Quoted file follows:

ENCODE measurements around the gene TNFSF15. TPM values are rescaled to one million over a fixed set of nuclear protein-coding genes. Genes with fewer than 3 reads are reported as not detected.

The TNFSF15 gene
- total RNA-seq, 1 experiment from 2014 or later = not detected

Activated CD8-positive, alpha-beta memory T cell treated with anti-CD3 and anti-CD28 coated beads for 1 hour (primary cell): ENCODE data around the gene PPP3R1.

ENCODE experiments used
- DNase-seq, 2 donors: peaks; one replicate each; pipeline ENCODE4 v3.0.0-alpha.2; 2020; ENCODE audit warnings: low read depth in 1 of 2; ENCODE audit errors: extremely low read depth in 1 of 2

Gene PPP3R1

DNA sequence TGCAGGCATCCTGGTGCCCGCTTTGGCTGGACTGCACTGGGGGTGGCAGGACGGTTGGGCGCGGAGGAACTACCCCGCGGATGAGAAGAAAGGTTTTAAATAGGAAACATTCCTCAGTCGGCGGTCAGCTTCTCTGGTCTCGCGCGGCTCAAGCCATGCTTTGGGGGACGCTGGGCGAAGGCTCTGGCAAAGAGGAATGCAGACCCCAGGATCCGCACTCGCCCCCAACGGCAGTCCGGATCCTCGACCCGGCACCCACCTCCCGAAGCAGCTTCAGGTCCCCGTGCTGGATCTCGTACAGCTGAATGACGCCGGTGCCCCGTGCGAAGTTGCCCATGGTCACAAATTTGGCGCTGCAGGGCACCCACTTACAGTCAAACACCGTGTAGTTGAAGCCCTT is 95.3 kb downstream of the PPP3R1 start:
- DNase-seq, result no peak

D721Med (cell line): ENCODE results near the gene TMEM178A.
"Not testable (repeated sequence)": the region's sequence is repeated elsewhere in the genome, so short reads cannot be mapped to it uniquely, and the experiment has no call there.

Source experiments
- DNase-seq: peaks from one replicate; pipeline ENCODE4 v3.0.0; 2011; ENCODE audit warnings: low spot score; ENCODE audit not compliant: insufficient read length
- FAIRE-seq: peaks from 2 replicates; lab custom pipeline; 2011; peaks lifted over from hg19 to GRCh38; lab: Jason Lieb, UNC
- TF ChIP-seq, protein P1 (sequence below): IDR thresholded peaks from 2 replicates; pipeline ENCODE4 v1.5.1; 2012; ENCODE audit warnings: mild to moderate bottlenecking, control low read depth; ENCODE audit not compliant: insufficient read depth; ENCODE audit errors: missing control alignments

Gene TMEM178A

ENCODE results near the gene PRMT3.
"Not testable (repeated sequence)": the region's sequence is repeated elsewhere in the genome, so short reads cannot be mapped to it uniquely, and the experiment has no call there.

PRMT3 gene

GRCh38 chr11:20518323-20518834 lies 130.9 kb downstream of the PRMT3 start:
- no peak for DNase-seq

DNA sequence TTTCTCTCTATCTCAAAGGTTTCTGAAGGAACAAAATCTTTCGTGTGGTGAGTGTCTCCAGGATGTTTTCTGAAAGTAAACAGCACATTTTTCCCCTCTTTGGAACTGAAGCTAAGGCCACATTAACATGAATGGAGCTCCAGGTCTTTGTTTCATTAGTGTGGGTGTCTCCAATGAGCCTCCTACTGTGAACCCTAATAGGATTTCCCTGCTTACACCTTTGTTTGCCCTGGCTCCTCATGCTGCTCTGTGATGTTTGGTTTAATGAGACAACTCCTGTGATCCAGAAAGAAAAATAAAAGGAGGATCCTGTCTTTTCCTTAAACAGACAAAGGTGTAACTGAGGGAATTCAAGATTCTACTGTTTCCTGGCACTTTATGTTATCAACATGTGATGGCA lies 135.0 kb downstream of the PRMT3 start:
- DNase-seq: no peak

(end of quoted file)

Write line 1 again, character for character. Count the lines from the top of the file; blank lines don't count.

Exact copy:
ENCODE measurements around the gene TNFSF15. TPM values are rescaled to one million over a fixed set of nuclear protein-coding genes. Genes with fewer than 3 reads are reported as not detected.